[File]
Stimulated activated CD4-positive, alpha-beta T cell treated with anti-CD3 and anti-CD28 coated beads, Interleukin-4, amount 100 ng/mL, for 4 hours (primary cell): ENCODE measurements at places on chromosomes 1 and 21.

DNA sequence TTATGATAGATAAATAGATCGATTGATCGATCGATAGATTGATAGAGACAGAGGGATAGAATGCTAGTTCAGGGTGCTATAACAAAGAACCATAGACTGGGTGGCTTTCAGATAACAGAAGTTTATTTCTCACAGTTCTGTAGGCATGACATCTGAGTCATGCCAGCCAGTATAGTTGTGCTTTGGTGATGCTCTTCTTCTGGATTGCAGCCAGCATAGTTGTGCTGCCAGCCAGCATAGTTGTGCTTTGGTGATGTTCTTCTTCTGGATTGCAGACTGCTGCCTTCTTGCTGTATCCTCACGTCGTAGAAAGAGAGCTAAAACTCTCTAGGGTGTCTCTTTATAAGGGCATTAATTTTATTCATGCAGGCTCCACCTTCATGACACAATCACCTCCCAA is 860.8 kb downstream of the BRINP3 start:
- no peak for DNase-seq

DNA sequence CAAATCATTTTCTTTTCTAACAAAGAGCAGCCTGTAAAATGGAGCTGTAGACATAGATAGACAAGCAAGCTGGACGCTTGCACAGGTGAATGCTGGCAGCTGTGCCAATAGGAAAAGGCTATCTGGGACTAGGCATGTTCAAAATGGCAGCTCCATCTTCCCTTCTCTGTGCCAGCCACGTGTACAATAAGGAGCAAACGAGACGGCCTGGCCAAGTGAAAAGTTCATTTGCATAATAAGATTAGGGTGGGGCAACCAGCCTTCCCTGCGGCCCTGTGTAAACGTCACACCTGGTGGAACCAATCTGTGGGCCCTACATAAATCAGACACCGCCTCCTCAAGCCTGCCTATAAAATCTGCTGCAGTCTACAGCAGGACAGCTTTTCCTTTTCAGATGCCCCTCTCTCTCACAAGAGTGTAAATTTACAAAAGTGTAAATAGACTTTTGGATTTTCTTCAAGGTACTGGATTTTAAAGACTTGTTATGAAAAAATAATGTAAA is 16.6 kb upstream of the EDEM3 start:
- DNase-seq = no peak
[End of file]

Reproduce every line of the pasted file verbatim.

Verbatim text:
Stimulated activated CD4-positive, alpha-beta T cell treated with anti-CD3 and anti-CD28 coated beads, Interleukin-4, amount 100 ng/mL, for 4 hours (primary cell): ENCODE measurements at places on chromosomes 1 and 21.

DNA sequence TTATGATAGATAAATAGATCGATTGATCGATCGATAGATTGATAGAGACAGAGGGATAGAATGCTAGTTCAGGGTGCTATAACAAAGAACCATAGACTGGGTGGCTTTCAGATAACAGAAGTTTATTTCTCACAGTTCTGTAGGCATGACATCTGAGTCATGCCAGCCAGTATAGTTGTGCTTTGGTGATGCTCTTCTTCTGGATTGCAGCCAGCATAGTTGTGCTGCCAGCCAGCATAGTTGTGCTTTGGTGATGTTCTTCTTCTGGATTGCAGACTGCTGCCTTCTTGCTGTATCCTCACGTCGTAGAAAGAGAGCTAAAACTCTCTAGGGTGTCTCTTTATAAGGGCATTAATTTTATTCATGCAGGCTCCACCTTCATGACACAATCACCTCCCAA is 860.8 kb downstream of the BRINP3 start:
- no peak for DNase-seq

DNA sequence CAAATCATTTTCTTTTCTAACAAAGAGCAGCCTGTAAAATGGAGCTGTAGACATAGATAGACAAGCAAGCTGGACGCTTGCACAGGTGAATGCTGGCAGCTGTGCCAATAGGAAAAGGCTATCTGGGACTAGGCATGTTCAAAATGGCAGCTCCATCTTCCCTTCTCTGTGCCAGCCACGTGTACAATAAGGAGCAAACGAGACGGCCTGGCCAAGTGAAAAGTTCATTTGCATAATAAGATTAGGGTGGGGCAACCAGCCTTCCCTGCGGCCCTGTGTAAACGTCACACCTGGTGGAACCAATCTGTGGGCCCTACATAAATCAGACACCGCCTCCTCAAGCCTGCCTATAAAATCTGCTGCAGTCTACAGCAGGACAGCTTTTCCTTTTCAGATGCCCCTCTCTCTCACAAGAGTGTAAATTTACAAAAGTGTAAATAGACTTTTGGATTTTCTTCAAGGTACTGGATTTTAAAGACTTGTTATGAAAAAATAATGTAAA is 16.6 kb upstream of the EDEM3 start:
- DNase-seq = no peak